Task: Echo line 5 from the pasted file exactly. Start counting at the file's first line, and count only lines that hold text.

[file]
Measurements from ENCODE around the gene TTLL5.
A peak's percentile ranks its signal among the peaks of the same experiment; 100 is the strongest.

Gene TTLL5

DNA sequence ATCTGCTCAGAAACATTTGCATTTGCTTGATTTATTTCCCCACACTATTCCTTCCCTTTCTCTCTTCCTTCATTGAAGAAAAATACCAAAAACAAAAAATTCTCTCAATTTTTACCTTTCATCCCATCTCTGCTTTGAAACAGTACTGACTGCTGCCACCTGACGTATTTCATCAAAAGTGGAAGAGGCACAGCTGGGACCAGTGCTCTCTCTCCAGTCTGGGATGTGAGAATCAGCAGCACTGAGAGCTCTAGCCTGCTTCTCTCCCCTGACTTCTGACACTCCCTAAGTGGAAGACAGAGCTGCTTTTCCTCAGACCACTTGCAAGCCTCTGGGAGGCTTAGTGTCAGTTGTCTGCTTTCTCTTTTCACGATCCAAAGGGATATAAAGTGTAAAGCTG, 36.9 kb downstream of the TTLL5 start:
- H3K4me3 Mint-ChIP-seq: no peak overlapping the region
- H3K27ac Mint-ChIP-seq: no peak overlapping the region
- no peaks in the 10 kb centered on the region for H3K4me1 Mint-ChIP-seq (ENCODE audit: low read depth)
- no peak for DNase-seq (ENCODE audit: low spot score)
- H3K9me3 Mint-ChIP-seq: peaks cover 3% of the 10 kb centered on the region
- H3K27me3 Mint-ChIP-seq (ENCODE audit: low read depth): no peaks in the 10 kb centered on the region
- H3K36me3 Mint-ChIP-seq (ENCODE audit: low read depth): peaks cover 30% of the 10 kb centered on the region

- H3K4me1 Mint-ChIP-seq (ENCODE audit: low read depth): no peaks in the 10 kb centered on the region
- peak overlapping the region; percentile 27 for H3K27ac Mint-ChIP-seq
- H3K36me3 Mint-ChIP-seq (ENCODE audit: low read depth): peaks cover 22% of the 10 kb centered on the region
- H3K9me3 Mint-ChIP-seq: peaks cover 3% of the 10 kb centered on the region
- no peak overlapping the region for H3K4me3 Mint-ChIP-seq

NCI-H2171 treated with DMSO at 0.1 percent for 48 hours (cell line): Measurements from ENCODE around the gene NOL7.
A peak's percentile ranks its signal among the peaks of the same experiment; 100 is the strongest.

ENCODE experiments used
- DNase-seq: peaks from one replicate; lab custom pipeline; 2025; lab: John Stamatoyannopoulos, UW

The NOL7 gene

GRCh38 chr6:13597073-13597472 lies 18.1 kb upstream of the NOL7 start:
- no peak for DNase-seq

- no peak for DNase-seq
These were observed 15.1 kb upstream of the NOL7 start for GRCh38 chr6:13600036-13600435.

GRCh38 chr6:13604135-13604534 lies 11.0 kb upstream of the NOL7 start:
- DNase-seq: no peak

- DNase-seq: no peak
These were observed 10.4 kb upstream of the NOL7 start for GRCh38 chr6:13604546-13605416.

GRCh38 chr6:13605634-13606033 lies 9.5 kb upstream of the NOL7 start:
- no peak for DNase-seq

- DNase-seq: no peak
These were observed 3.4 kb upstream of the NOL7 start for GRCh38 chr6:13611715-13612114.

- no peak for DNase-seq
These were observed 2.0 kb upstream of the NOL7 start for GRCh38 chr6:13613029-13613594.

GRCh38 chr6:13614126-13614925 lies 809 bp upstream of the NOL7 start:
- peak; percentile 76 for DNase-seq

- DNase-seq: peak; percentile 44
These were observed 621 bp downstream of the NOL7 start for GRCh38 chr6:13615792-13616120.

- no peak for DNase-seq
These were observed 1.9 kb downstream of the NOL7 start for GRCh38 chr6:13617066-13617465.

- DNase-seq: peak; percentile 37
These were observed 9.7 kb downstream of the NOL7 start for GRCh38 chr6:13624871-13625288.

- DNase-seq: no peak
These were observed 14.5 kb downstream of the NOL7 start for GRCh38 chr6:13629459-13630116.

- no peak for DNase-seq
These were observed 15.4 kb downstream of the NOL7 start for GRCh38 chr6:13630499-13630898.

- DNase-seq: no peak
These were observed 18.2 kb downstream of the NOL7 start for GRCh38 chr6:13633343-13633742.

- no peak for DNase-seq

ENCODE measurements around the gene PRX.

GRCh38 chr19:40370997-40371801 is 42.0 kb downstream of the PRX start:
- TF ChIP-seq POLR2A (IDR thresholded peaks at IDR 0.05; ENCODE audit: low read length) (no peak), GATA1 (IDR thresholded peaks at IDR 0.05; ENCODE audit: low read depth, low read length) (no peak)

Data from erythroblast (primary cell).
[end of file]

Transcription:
- H3K4me3 Mint-ChIP-seq: no peak overlapping the region